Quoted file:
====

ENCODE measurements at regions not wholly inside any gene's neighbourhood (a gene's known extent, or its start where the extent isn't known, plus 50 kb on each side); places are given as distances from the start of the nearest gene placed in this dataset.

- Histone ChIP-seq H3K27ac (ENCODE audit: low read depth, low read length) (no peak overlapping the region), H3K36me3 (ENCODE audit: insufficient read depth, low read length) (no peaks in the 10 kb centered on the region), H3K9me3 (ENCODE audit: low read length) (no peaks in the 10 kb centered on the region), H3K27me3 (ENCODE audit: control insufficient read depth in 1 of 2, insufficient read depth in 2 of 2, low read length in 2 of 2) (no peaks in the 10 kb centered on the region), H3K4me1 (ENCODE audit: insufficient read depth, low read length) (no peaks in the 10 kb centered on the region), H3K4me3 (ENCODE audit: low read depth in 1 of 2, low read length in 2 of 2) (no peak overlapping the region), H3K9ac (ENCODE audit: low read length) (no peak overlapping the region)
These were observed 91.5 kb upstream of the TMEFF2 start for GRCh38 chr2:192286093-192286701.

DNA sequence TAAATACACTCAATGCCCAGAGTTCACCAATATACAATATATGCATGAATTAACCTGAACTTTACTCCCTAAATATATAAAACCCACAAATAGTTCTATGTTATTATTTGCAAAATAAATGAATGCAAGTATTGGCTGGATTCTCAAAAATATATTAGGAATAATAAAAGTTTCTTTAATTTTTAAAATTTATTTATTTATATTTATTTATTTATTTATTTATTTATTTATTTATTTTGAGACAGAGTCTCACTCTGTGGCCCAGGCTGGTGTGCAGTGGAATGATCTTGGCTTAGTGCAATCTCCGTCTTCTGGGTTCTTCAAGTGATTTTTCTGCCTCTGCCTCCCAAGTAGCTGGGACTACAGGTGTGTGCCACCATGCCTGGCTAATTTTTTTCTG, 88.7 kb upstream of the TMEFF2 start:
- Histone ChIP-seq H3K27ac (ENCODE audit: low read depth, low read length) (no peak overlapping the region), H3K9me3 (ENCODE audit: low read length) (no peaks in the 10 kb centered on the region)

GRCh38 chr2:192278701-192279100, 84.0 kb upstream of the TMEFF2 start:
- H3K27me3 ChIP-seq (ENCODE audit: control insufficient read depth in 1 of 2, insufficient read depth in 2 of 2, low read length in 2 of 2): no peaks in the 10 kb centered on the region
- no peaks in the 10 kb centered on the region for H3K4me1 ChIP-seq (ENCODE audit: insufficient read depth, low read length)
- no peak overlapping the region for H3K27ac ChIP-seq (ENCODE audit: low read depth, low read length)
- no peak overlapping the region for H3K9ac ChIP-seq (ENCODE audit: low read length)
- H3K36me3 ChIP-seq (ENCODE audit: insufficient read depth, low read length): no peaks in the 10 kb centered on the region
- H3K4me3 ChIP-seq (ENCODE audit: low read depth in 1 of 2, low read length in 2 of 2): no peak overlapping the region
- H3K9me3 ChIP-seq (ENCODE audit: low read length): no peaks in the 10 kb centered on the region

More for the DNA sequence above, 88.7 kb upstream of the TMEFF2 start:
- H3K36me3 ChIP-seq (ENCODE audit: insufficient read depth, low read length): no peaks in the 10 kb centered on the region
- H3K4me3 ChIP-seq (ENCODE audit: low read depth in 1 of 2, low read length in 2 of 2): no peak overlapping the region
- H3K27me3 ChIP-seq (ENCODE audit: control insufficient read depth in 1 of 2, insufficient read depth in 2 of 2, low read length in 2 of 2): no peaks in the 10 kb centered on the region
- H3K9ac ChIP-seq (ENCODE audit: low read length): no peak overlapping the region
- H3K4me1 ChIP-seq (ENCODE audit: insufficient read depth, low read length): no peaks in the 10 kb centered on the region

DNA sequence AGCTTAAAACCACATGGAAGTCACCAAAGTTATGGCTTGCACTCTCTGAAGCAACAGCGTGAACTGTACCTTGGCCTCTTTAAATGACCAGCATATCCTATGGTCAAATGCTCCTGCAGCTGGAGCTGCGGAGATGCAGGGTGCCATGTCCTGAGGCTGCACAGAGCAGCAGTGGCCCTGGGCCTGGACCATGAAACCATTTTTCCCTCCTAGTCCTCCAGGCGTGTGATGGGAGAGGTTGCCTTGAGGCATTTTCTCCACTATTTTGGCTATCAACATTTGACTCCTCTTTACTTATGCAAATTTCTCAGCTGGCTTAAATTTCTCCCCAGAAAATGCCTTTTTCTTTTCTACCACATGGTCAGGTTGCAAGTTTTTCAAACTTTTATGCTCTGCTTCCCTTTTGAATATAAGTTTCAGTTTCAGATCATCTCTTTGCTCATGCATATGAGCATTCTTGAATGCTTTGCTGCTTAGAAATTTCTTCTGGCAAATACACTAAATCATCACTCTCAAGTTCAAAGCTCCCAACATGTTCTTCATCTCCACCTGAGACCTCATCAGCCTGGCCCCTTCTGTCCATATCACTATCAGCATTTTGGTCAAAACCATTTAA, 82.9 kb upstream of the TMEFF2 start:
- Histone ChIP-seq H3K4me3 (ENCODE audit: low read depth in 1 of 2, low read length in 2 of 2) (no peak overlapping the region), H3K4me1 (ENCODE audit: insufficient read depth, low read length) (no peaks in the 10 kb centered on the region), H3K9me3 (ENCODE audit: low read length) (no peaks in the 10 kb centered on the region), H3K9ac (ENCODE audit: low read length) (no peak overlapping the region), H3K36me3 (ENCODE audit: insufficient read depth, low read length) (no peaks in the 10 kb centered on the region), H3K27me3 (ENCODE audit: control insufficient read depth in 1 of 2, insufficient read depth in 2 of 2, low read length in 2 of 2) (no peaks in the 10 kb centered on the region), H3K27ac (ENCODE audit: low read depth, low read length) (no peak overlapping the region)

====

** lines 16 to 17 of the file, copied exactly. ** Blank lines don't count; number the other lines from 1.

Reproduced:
- H3K4me3 ChIP-seq (ENCODE audit: low read depth in 1 of 2, low read length in 2 of 2): no peak overlapping the region
- H3K27me3 ChIP-seq (ENCODE audit: control insufficient read depth in 1 of 2, insufficient read depth in 2 of 2, low read length in 2 of 2): no peaks in the 10 kb centered on the region